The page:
The lesson here is this; a wise leader does not repeat the mistake of his predecessor. If he does, he has learnt nothing from his predecessor’s mistake. Possibly because he was too critical of his predecessor’s mistake to learn anything from it. This is bad followership and results in bad leadership. A wise leader is never critical or judgemental of his predecessor. He learns in quietness and as such avoids making a similar mistake.
Prayer: Father, help me to learn in quietness to avoid making my predecessor’s mistakes.
Jesus said to His disciples, “Ye are they which have continued with me in my temptations. And I appoint unto you a kingdom, as my Father hath appointed unto me;That ye may eat and drink at my table in my kingdom, and sit on thrones judging the twelve tribes of Israel.”
The lesson here is this; secure leaders reward hard work and excellence. They are not afraid to let their people shine. They are not afraid to share the stage. Jesus was a secure leader, He was not afraid to reward His followers by placing them on thrones. Are you a secure leader?
The People Will Live Up to Their Leader’s Expectation of Them
Today, I was in church for a double celebration. It was our Christmas day service. It was also our end of the month / year thanksgiving service. The church was unusually full as three services were merged into one service. As the service was coming to an end, the pastor appealed to members to be orderly as they left the premises and take instructions from members of the traffic control department. He said something like this, “I know you are orderly people and that is why I am pleased to be your pastor. If you see any visitor breaking being disorderly please tell them that we don’t behave that way here.” In others words he was expressing confidence in his people to behave well. And they did.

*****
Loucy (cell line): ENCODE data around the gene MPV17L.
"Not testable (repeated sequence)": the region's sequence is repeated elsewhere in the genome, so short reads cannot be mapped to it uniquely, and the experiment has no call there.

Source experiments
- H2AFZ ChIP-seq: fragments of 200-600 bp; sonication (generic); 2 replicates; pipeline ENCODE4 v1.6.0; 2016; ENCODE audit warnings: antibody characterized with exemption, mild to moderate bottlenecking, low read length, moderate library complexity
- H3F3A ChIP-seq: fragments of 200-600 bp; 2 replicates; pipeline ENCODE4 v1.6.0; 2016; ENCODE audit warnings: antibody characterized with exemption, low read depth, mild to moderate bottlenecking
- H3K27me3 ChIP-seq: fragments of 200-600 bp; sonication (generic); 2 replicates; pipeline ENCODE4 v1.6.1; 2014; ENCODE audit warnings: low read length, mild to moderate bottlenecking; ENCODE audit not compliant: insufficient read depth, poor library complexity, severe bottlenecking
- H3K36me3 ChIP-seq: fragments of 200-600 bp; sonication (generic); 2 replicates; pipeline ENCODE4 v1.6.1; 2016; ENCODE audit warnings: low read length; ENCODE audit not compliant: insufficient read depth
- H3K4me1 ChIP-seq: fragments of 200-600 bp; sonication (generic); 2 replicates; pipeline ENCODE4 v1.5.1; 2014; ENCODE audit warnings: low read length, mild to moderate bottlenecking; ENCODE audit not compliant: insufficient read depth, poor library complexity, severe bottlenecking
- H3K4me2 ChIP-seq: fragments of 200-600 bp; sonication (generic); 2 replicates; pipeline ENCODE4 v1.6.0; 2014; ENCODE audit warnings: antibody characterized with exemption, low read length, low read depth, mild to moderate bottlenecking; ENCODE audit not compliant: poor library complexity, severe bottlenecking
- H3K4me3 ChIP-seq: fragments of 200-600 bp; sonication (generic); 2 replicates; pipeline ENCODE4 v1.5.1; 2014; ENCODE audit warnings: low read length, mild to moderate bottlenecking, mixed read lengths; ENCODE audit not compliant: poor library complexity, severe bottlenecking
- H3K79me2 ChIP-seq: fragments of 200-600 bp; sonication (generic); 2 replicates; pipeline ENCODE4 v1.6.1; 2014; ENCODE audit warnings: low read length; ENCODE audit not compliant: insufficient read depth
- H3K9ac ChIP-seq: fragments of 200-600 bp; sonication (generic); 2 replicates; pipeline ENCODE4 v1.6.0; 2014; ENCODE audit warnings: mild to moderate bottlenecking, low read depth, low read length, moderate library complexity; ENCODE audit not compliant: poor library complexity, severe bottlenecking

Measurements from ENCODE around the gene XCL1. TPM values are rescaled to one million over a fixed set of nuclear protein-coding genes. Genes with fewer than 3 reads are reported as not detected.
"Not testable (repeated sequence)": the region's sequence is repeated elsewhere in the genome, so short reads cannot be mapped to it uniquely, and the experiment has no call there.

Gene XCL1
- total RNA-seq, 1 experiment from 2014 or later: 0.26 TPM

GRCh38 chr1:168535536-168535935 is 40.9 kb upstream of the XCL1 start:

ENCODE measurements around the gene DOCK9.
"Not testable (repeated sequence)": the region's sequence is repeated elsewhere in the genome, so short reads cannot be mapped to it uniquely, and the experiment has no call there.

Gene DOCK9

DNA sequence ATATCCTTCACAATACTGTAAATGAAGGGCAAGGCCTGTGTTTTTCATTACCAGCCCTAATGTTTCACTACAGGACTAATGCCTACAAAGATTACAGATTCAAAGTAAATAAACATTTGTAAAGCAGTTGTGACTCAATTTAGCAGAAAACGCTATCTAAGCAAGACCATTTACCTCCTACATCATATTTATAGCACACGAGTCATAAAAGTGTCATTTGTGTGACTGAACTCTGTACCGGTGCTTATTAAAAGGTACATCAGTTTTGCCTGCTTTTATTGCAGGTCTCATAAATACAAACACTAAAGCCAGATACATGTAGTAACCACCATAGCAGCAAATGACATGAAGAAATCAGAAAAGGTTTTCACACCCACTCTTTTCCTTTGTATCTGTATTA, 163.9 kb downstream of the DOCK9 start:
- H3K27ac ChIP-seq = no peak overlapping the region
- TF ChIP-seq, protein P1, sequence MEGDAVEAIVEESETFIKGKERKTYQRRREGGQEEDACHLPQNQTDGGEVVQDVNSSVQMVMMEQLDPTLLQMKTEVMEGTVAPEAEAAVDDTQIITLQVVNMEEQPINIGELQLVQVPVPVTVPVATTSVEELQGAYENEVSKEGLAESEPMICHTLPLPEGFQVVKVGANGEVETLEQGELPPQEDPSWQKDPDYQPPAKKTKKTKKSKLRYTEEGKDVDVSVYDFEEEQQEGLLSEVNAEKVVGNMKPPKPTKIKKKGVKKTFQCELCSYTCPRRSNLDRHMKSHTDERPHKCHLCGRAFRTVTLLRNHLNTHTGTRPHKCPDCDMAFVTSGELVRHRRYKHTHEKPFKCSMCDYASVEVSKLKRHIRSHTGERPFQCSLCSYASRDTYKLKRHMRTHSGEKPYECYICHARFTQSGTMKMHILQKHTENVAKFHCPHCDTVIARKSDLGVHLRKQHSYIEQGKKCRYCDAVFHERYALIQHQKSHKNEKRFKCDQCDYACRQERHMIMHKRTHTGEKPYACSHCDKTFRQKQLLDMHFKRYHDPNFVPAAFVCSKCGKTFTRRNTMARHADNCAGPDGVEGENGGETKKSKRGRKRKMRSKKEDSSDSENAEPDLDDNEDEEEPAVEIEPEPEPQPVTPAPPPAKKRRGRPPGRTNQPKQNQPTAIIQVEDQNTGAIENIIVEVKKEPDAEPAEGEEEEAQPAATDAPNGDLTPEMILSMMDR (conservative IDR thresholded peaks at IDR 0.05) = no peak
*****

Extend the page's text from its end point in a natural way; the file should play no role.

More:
The lesson here is this; the people will live up to their leader’s expectation of them. This works whatever that expectation may be. If you’re a leader who expresses confidence in your people to behave properly, they will strive not to let you down. And if you are a leader who expresses a lack of confidence in your people to behave properly, they will also strive not to let you down. So, what is it going to be leaders?
Prayer: Father, help me to be a leader that expresses confidence in those I lead.
Jesus was especially fond of Peter, James and John. And He took them with Him almost everywhere He went. “And after six days Jesus taketh Peter, James, and John his brother, and bringeth them up into an high mountain apart. And was transfigured before them.” They were His inner circle.
The lesson here is this; Every leader needs an inner circle. These are people who can stand with him and share with him the burden of leading. Jesus had seventy disciples and out of this large number, He had twelve. Within the twelve, He had an inner circle made up of three disciples, Peter, James and John. It is interesting to note that Judas, who betrayed Him, did not make this inner circle and I don’t think it was an accident. Jesus knew who would betray Him and He left him out of His inner circle. These three were closest to Him and knew things about Him that the other disciples did not know. For instance, when He was transfigured, only those in the inner circle were present to witness it. When He went to pray in the garden of Gethsemane, on the night He was arrested, He took His inner circle with Him and He expected them to stand with Him in prayer. If Jesus needed an inner circle, then all leaders need one. However, they must choose carefully those who they allow to be part of their inner circle. It should not become a come-one-come-all clique.
Prayer: Father, give me the wisdom and discernment to choose my inner circle.
Great Leaders See People Not as They Are but As They Can Be
Peter was the man who would deny Jesus before a little girl but Jesus looked past that to see the man who would preach a single message that would bring three thousand souls into the kingdom in one day. And so, Jesus said, “thou art Peter, and upon this rock I will build my church.”
The lesson here is this; Great leaders see people not as they are but as they can be. When great leaders look at people, they see potential! Great leaders see people as they can be. Anybody can see a person as they are but it takes a great leader to see what they can become. Great leaders see the potentials in those they lead. And great leaders work tirelessly to develop those potentials. As a leader, it is imperative that you see and develop potential in those you lead.
Prayer: Father, help me to see and develop potential in those I lead.